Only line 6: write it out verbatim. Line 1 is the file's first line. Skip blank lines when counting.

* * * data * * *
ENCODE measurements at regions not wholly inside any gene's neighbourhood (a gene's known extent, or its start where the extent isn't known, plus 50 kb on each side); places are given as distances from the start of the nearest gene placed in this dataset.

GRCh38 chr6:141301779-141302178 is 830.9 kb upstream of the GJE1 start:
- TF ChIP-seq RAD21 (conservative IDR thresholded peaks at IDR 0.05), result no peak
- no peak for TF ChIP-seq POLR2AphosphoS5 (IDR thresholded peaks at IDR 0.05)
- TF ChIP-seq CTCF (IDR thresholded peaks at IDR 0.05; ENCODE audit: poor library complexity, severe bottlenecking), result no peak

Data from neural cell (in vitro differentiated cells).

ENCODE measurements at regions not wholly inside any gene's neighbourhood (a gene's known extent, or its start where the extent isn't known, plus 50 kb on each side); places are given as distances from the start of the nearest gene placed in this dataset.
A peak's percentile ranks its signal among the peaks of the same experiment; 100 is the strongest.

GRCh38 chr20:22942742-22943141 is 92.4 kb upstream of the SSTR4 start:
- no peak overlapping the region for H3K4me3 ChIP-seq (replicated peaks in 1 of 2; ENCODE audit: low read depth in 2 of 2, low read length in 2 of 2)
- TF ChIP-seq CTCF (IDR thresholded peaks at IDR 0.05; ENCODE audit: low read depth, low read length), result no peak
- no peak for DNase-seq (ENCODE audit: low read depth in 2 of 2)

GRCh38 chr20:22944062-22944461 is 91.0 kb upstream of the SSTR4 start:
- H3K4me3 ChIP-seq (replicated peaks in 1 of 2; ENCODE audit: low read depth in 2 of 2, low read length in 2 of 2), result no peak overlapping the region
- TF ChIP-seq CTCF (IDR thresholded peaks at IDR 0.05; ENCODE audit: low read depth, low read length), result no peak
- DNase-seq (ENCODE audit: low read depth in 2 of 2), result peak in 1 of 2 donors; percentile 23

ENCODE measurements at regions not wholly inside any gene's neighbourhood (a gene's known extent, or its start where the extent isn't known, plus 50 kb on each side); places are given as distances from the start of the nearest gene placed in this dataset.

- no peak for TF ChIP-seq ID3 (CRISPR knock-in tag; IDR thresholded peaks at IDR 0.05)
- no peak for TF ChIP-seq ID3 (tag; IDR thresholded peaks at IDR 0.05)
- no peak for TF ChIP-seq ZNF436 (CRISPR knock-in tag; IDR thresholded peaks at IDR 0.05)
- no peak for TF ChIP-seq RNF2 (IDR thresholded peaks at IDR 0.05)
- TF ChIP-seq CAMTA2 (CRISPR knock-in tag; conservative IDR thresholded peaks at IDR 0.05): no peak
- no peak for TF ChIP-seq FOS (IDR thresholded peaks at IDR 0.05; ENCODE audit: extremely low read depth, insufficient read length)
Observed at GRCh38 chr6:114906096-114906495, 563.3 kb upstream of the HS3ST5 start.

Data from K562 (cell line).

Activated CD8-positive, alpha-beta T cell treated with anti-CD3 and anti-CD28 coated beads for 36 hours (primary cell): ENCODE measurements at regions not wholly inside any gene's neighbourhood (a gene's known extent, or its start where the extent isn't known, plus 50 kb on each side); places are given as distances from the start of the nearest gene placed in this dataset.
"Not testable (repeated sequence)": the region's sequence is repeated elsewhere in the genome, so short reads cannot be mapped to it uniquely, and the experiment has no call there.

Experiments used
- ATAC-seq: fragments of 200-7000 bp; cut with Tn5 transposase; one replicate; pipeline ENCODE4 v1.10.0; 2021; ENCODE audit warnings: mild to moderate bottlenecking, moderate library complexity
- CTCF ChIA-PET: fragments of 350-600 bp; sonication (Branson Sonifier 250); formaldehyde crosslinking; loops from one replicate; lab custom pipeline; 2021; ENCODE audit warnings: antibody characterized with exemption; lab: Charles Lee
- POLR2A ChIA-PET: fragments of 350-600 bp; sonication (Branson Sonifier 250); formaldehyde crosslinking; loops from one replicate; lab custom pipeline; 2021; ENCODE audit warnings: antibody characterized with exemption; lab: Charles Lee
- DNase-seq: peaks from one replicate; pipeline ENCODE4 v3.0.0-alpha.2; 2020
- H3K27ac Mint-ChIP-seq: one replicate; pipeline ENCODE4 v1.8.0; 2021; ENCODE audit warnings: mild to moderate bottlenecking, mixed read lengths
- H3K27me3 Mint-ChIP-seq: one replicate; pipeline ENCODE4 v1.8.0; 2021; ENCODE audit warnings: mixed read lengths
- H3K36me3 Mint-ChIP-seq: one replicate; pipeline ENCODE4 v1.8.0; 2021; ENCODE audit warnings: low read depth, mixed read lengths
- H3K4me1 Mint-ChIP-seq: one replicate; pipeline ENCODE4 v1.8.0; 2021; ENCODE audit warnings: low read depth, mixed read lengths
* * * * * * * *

Data from neural cell (in vitro differentiated cells).